Rich Wyatt: What does a typical week of training consist of for you?

Steven Banks: On Mondays and Thursdays I teach a class here. On Tuesdays and Wednesdays I work on wrestling. I usually spend a few days a week on training Jiu-Jitsu, lifting weights and working cardio. I've got to mention that my wife does a great job supporting me through all of this. She fusses at me if she sees me napping when I could be training. She gets me back in the gym.

Rich Wyatt: What do you feel are your strengths as a fighter and what is one area of your game that you'd most like to improve on?

Steven Banks:  The clinch is my favorite position. I love training in Muay Thai and, of course, Maurice has a great background in that discipline. I love the clinch and expect to finish fights when I'm working from the clinch. The area that I need to continue working on more than anything is takedowns. I hate working them and I dread them every day in practice. My wrestling coach, Mike Senacore, helps me a lot.  He's a 205 pound guy and he throws me around like a ragdoll. He was a three time All-American up in Albany, New York. He's unbelievable. He's one of the strongest, most athletic guys that I've ever gone against.  He has helped me a lot with wrestling.

Rich Wyatt: You've had seven professional fights thus far. What have you learned during your first year as a pro?

Steven Banks: It's been great. I've gotten a lot smarter about picking my spots and not being as reckless. Fighting has provided me lots of opportunities, including travel. I actually got to travel to China within the past year where I fought on a K-1 show under kickboxing rules. I fought a former K-1 Japan tournament champion and won a unanimous decision against him, even knocking him down a few times.

Rich Wyatt: What's next for you?

Steven Banks: I'm actually fighting this Saturday, October 24th in Indiana near the Speedway. Brian Heden is my opponent. I know that he's fairly well rounded and he once held the Big Show organization's title belt. He gave Josh Hendricks a run for his money. I was supposed to fight Hendricks for the title but he got sick and had to pull out of the fight and Brian stepped up, which I'm very thankful for. So if I win this fight I should get a shot at Josh Hendricks for the title soon.

Rich Wyatt: Are there any pre-fight rituals that have become part of your routine?

Steven Banks: Yes. I say the Lord's prayer before every fight. I talk to my grandmother as well.

Rich Wyatt: Cool. Too often guys are encouraged not to talk about their faith but I think that's great. So what goals have you set for yourself to achieve in MMA?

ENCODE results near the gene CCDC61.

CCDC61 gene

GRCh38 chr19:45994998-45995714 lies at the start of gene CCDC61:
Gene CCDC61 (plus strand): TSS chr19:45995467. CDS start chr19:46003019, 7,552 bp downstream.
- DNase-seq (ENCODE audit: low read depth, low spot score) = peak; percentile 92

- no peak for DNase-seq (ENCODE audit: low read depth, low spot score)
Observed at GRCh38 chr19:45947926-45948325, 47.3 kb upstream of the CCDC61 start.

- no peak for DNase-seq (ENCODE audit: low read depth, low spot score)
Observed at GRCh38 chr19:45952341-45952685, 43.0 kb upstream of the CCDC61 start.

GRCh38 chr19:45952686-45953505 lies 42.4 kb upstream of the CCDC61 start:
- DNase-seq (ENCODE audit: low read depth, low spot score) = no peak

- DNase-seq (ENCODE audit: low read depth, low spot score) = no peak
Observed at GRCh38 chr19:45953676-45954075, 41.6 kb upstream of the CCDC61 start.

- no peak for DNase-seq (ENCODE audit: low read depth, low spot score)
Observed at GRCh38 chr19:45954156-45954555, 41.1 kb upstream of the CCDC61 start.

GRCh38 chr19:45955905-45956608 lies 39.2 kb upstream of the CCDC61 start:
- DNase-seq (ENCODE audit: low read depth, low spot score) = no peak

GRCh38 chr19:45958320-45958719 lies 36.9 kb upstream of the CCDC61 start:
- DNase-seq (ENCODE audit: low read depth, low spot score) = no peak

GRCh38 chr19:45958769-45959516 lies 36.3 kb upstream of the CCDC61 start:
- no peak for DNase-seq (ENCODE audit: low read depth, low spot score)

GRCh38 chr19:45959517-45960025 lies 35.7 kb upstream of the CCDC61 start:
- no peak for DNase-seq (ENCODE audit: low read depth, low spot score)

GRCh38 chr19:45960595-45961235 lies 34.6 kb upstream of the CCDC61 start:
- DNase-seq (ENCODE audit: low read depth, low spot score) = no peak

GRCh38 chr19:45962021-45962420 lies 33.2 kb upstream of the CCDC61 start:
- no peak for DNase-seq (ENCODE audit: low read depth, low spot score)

Steven Banks: I'd like to use the money to help pay for my college tuition. I'm hoping to start school in the Spring.

Rich Wyatt: What are you going to study?

Steven Banks: Mortuary Science.

Rich Wyatt: You're going to be a mortician? Awesome. You've got to make "The Mortician" your nickname.

Steven Banks: (laughs) Yeah, that would be a good one. I was told early on that you stick with the nickname others give you early in your career. The one I was given is "The Panda". So I guess that's going to be my nickname.

Rich Wyatt: Who do you like in the upcoming bout between Fedor Emelianenko and Brett Rogers?

Steven Banks: I don't think that Brett has enough experience yet. He comes straight forward and solely depends on bullying you and walking you down. You have to have a heck of a gameplan to fight Fedor and I'm picking him to win this fight. Hands down.

Rich Wyatt: What are your thoughts on UFC heavyweight champion Brock Lesnar?

Steven Banks: I'm ready to see somebody punch Lesnar in the mouth. I respect him as an athlete. I really do. But I don't respect his behavior after he beat Frank Mir. I'll bet money that if Nogueira fights him, he'll break his arm.

Rich Wyatt: Is there anything that you'd like to say, in closing, to our readers or your sponsors?

Steven Banks: I'd like to thank Fitness Edge. Big thanks to them for helping me out tremendously. I'd like to thank Senor Frogs here in Myrtle Beach and Hero Tattoos. I'd like to thank the fans for supporting us. (Laughs) My teammate Tomar Washington is fighting this weekend and told me to tell everybody that Myrtle Beach is taking over. thanks Steve Banks for taking the time to speak with us and we wish him the best in his upcoming fights.